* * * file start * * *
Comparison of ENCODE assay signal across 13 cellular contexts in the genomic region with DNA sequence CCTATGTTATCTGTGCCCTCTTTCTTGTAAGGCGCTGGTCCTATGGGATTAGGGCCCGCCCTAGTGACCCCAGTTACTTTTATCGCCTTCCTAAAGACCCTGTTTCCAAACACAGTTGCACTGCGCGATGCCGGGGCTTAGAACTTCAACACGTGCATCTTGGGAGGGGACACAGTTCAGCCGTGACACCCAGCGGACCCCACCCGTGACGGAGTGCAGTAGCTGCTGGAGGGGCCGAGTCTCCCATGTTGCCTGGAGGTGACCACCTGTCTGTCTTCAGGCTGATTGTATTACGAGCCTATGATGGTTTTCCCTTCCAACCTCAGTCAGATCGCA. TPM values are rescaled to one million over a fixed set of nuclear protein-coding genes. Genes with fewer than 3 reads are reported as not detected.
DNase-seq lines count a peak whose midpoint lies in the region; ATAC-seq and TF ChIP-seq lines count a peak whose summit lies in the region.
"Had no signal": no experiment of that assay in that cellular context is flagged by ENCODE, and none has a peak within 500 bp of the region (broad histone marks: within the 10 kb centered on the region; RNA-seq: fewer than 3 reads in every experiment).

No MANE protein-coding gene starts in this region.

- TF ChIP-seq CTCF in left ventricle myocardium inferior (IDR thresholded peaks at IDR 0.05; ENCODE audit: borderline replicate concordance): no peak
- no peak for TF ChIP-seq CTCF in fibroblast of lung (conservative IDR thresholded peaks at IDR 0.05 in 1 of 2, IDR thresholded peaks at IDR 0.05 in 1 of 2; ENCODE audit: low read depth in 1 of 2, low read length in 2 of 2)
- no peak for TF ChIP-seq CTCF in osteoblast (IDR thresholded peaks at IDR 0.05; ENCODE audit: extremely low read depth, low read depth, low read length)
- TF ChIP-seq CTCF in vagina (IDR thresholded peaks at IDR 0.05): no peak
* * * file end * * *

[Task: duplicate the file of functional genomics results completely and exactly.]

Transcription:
Comparison of ENCODE assay signal across 13 cellular contexts in the genomic region with DNA sequence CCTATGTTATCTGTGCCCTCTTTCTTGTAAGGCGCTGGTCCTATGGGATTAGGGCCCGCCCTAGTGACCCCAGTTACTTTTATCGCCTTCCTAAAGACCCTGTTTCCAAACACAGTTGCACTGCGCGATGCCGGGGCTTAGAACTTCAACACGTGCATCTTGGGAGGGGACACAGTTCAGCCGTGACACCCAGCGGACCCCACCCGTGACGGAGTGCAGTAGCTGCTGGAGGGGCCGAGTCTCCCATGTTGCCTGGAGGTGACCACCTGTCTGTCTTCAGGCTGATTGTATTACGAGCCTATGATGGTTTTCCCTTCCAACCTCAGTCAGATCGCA. TPM values are rescaled to one million over a fixed set of nuclear protein-coding genes. Genes with fewer than 3 reads are reported as not detected.
DNase-seq lines count a peak whose midpoint lies in the region; ATAC-seq and TF ChIP-seq lines count a peak whose summit lies in the region.
"Had no signal": no experiment of that assay in that cellular context is flagged by ENCODE, and none has a peak within 500 bp of the region (broad histone marks: within the 10 kb centered on the region; RNA-seq: fewer than 3 reads in every experiment).

No MANE protein-coding gene starts in this region.

- TF ChIP-seq CTCF in left ventricle myocardium inferior (IDR thresholded peaks at IDR 0.05; ENCODE audit: borderline replicate concordance): no peak
- no peak for TF ChIP-seq CTCF in fibroblast of lung (conservative IDR thresholded peaks at IDR 0.05 in 1 of 2, IDR thresholded peaks at IDR 0.05 in 1 of 2; ENCODE audit: low read depth in 1 of 2, low read length in 2 of 2)
- no peak for TF ChIP-seq CTCF in osteoblast (IDR thresholded peaks at IDR 0.05; ENCODE audit: extremely low read depth, low read depth, low read length)
- TF ChIP-seq CTCF in vagina (IDR thresholded peaks at IDR 0.05): no peak